Research explores the problem of housing young custody leavers

Harriet Pierpoint, associate professor Criminology

Dr Harriet Pierpoint, co-author of the new report

A new report into tackling the cycle of homelessness and reoffending in young people has been published today by the Welsh Government.

The report, co-authored by Dr Harriet Pierpoint, associate professor of Criminology, was commissioned to evaluate the National Pathway for Homelessness Services to Children and Young People in the Secure Estate – referred to as ‘the Pathway’ (Welsh Government, 2015).

The Pathway represents a commitment by Welsh Government to ensure that housing need is addressed early and in a planned fashion, with the aim of reducing homelessness upon release.

The issue

Many homeless young people offend and are homeless upon entry into the criminal justice system, and many young people in custody are homeless on release (Howard League for Penal Reform, 2009; Maguire and Nolan, 2007).  

What the report looks at

The report considers how local authorities, Youth Offending Teams, secure establishments and the third sector understand and implement the processes set out in the Pathway, and the challenges they face.

It also looks at the experiences of the young people who come into contact with the Pathway.

Key findings include:

  • Generally, the Pathway is being implemented as envisaged and the main impact has been the development of closer relationships between partners. However, there are some challenges and areas for improvement

  • The greatest gap in understanding appears to be with which agency the duty lies and the roles of children’s services and local authority housing departments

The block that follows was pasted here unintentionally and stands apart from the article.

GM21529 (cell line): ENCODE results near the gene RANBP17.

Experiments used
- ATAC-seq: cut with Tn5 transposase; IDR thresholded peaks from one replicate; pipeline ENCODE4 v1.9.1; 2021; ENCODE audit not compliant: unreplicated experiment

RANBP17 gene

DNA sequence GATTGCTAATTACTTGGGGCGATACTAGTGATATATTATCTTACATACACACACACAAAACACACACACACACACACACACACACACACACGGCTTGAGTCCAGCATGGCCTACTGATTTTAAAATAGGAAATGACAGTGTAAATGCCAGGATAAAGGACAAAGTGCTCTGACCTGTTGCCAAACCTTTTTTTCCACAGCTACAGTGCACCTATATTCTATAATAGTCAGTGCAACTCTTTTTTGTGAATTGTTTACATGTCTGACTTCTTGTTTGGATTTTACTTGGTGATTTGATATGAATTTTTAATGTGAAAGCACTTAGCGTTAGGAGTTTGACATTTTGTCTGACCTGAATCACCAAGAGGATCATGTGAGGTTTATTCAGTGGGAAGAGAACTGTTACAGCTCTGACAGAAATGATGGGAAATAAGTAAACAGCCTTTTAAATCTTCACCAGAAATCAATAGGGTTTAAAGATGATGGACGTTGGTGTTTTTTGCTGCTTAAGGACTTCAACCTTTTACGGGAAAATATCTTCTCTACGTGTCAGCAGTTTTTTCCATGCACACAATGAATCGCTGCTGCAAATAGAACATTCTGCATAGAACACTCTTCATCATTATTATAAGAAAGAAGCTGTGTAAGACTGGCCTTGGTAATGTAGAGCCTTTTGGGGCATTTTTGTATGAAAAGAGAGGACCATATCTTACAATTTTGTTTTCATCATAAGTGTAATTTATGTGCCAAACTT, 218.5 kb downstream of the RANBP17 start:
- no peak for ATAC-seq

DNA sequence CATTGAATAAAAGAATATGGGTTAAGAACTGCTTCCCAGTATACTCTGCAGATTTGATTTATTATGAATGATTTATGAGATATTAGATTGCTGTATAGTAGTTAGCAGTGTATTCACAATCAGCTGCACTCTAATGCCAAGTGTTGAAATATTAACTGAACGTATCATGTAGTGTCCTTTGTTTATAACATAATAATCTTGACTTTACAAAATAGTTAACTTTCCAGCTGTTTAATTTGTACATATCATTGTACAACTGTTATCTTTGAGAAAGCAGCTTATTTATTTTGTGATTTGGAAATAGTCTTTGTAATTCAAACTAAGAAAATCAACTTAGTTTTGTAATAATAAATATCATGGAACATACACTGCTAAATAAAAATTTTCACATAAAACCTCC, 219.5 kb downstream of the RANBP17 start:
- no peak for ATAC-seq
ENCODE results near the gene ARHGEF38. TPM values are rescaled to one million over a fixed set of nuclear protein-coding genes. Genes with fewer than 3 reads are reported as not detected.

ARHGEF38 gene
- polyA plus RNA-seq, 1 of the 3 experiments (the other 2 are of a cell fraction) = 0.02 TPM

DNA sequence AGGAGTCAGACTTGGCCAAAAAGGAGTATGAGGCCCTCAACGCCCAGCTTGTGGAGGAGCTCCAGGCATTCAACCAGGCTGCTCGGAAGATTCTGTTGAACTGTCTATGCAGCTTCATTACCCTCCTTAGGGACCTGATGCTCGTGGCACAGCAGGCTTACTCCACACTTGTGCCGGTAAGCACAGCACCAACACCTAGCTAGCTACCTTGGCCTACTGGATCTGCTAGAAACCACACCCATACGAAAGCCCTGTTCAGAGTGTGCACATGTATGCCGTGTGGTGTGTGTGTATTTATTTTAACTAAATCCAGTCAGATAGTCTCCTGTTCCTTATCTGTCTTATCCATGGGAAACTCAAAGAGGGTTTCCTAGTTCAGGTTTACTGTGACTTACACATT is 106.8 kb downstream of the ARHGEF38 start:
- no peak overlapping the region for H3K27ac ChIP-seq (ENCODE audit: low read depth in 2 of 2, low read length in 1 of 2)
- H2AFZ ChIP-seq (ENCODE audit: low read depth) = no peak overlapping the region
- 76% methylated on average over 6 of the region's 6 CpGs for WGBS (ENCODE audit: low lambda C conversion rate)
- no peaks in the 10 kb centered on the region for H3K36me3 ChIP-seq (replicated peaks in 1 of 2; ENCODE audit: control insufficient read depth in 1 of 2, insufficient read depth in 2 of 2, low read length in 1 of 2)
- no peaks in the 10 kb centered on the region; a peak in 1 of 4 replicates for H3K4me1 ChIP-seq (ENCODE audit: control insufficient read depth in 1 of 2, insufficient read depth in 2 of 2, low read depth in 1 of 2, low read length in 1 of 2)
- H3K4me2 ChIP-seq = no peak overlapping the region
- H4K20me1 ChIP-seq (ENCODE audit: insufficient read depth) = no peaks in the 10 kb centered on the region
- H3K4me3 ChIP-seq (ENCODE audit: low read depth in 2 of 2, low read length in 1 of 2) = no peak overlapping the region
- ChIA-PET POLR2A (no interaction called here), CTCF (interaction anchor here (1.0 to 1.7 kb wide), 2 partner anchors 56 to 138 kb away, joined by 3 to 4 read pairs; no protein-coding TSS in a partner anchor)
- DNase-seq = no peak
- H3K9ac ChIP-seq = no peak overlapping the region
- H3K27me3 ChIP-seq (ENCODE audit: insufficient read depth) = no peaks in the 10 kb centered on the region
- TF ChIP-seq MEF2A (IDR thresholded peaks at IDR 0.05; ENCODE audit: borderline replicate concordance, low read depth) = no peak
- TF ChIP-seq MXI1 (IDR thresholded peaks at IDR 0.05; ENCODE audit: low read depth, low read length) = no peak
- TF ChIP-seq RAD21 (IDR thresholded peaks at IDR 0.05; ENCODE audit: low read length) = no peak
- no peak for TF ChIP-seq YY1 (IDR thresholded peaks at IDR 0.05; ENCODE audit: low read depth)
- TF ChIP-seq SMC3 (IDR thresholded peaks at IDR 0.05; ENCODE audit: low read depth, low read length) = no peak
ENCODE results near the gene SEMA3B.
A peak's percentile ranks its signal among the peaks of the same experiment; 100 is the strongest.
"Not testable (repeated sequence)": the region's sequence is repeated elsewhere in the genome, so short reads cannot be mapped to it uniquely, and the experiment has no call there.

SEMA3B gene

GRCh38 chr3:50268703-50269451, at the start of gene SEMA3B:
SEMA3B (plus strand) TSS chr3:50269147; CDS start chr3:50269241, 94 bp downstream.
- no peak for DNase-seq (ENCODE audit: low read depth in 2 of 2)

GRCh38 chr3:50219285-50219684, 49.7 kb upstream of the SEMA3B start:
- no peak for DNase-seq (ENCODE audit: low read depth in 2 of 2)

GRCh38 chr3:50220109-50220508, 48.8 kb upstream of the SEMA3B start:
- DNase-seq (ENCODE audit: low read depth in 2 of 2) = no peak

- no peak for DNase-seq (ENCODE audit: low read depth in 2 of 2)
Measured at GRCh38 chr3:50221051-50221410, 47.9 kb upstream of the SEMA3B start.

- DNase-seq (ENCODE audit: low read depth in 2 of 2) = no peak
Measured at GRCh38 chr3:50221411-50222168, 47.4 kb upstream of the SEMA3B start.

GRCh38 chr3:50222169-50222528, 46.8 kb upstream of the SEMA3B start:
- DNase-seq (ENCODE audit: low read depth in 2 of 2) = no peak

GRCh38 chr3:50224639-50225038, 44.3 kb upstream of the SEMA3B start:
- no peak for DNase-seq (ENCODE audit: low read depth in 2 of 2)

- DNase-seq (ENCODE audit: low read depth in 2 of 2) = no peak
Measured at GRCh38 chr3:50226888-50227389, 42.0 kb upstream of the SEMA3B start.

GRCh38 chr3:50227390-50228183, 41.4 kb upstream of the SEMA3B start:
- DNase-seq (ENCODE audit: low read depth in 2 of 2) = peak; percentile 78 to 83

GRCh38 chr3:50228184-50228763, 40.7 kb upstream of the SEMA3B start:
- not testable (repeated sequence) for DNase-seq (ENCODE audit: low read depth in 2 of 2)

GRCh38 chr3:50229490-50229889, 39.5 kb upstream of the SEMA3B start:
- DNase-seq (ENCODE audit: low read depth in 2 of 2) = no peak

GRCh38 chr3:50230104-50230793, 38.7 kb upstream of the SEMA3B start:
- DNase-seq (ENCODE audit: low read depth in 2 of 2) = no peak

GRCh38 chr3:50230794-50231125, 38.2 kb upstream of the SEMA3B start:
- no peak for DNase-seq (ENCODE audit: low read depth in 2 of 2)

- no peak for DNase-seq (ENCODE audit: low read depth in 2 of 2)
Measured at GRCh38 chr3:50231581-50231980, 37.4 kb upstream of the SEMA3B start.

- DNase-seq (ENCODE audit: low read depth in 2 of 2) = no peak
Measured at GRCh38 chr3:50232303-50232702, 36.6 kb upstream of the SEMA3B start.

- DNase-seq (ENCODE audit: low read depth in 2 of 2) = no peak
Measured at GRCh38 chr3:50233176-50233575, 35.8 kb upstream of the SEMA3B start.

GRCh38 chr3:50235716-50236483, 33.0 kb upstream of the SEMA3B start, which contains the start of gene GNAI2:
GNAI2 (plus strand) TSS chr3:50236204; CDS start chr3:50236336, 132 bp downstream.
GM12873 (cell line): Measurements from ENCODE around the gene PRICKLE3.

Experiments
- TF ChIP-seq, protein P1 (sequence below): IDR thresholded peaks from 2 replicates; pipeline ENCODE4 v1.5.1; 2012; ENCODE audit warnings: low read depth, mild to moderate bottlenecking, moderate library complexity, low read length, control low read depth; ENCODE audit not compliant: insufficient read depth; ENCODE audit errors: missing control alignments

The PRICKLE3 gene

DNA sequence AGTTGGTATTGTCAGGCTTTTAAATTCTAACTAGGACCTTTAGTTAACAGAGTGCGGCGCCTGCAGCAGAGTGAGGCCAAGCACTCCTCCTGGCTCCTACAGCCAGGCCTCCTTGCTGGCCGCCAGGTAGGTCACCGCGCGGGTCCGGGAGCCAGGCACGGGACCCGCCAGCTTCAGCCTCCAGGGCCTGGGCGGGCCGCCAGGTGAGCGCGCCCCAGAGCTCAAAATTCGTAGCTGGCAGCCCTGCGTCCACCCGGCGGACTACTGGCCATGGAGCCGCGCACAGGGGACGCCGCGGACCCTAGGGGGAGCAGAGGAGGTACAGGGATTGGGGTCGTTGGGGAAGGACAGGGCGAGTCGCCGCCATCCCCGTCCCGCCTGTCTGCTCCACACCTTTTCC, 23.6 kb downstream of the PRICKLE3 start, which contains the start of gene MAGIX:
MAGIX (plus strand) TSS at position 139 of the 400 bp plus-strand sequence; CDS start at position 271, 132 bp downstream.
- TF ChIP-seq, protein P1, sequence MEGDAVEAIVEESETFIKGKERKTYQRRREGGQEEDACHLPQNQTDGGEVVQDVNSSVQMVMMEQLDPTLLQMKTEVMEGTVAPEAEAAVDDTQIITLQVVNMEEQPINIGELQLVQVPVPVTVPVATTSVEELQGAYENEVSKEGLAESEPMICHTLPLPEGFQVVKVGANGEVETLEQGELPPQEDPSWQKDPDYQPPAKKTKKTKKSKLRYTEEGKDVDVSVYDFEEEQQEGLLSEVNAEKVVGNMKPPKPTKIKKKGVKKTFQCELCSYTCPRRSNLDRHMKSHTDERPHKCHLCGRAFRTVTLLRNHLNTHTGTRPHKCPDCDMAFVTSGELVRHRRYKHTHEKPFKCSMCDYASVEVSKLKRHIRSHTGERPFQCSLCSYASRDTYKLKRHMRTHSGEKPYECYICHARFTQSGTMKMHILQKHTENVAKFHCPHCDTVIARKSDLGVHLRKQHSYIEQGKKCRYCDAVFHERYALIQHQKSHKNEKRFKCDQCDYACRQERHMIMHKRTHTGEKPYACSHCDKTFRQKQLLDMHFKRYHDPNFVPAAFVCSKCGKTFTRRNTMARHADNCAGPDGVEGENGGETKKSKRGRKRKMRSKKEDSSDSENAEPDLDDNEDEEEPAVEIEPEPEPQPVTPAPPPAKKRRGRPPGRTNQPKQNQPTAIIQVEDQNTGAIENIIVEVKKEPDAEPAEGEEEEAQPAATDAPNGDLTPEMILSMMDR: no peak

• Some young people did not feel that they were involved with or kept informed of accommodation planning. None reported having been involved with or seeing any paperwork completed about their accommodation situation, nor having visited accommodation pre-release. A small number did not know where they were going to be accommodated upon release

  • Young people who are placed in secure establishments far from their hometowns or young people who are deemed to be ‘high risk’ due to the nature of their conviction or complexity of their needs are more disadvantaged than others with regard to ensuring appropriate accommodation and support upon release

  • There is a need for more supported accommodation, specifically accommodation that provides wrap-around, specialist support for young people with complex needs

The report makes a number of recommendations, including increased awareness of Pathway, increased availability of ‘appropriate’ supported accommodation and a need to involve and inform young people of destination accommodation.

About Dr Harriet Pierpoint

Dr Pierpoint, associate professor of Criminology at USW, is interested in all aspects of vulnerability and fairness in the criminal justice system.

Her research has covered different groups of vulnerable people including young people, people with speech, language and communication issues and people recently released from prison struggling with homelessness, mental health problems, unemployment, substance misuse etc.

She is an experienced project manager of large-scale research projects for government departments, and often works with research consultancies and the third sector.  

She has conducted research for the Youth Justice Board, Home Office, Ministry of Justice, National Offender Management Service Cymru, St Giles Trust Cymru and now Welsh Government. 

Read the report here